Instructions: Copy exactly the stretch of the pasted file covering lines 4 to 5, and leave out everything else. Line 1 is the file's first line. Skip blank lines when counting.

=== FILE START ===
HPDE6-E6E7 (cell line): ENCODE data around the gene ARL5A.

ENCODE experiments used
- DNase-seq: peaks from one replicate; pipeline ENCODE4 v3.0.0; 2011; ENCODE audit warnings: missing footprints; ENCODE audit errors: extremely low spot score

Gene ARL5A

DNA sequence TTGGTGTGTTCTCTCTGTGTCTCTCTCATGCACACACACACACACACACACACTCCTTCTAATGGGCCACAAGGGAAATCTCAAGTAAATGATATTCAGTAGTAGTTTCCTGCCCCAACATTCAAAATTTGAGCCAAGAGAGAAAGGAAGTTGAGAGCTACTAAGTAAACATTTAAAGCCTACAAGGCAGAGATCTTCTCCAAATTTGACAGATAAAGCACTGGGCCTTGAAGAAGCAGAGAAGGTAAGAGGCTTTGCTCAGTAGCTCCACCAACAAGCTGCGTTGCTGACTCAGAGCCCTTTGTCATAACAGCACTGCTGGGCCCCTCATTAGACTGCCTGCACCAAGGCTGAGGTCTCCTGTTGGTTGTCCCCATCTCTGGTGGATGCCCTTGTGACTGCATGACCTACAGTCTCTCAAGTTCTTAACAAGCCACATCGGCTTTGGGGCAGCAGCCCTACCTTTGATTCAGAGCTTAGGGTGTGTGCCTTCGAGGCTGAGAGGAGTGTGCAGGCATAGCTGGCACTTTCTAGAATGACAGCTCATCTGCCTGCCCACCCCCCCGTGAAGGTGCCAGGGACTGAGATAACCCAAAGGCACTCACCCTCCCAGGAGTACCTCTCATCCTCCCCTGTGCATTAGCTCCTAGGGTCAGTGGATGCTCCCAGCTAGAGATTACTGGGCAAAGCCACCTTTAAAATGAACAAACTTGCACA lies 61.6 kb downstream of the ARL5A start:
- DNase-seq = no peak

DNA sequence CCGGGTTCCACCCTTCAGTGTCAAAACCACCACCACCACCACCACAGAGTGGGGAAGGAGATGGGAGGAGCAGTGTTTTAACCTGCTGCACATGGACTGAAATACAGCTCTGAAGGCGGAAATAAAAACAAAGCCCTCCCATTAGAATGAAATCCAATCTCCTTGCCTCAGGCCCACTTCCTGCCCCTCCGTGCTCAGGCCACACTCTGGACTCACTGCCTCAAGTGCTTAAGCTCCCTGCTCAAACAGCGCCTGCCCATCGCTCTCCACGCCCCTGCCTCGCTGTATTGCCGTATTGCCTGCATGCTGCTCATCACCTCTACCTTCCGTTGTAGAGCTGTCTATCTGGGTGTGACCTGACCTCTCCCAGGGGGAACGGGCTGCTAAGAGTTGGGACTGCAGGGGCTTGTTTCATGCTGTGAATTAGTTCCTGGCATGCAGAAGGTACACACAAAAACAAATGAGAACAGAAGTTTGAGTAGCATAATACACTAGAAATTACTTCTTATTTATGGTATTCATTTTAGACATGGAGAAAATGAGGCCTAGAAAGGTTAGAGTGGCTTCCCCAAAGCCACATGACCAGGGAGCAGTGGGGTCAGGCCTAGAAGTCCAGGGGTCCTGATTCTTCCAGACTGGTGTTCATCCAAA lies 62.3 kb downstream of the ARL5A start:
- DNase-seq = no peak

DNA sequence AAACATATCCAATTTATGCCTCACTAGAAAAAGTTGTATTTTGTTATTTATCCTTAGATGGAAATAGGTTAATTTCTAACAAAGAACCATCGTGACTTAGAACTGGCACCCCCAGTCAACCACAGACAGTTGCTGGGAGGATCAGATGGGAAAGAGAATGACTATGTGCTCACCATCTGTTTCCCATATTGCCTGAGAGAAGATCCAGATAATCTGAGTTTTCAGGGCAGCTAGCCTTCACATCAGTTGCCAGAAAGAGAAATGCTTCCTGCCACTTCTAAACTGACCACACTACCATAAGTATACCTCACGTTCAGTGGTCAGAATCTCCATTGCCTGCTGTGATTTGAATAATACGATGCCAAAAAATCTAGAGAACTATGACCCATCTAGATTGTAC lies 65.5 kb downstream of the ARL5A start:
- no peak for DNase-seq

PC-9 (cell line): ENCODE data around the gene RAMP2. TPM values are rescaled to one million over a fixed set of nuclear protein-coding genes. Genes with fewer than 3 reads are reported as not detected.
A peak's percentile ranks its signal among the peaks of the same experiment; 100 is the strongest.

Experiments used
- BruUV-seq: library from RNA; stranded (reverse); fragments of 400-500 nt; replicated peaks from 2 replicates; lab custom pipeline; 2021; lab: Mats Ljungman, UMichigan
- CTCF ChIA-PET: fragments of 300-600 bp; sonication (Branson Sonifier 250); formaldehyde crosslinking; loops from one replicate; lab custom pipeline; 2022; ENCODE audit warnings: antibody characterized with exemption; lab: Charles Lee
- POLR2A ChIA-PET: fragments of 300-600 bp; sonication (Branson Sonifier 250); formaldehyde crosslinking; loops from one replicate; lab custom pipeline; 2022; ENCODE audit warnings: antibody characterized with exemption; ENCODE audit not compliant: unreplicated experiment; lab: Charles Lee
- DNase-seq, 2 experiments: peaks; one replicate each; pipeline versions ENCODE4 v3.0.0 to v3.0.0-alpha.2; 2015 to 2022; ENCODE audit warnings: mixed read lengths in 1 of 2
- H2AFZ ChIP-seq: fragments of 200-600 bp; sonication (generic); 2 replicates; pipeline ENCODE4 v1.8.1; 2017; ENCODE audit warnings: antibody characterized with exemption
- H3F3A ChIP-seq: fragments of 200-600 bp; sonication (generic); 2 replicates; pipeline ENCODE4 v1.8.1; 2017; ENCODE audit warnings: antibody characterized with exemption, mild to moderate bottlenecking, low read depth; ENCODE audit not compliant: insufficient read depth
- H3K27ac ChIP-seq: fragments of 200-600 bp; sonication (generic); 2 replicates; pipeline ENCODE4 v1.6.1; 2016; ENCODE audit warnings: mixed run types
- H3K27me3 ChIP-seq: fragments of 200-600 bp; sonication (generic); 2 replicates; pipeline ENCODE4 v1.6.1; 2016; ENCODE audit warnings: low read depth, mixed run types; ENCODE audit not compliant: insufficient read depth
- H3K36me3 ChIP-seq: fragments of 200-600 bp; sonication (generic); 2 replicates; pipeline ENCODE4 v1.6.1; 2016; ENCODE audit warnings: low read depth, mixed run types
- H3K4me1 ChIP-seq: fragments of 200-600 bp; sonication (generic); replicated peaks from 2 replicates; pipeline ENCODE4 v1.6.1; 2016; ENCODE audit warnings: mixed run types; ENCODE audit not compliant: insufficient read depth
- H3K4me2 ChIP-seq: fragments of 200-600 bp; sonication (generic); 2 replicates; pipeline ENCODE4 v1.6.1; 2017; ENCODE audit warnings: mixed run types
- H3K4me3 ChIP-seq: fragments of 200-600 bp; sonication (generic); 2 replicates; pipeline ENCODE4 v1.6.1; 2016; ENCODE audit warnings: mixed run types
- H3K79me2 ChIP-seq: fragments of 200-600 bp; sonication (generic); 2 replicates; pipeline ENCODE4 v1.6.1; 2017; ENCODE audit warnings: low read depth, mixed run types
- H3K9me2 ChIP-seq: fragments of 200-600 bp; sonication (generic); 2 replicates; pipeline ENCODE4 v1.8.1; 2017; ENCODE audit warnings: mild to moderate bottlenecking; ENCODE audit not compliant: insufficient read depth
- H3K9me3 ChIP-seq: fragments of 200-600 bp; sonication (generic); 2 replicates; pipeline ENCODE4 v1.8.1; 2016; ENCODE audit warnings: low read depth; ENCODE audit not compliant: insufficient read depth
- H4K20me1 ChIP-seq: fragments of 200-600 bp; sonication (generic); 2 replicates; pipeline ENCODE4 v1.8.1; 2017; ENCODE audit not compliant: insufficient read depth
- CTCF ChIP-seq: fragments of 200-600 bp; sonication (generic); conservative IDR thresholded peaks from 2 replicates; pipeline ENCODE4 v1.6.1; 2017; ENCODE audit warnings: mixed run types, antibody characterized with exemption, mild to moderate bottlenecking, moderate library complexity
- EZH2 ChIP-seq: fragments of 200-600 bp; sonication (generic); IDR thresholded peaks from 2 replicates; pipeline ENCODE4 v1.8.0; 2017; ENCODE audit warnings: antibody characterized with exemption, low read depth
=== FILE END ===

Gene ARL5A

DNA sequence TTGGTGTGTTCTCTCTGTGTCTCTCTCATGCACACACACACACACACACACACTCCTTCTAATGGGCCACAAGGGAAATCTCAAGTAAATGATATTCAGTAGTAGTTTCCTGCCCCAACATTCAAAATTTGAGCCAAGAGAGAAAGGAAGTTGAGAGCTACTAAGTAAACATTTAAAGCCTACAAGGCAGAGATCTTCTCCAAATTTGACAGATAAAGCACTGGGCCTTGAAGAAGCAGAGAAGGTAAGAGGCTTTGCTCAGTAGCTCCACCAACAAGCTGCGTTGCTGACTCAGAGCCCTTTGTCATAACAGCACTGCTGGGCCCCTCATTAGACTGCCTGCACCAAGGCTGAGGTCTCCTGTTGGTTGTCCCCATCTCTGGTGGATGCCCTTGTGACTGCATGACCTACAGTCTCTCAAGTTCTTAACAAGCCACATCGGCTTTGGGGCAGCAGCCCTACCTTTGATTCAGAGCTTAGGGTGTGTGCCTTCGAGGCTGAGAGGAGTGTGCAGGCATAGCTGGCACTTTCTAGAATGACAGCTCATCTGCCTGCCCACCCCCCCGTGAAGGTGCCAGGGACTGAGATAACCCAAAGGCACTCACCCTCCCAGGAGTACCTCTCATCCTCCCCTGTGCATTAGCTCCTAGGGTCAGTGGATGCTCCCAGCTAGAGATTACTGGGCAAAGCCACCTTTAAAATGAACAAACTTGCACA lies 61.6 kb downstream of the ARL5A start: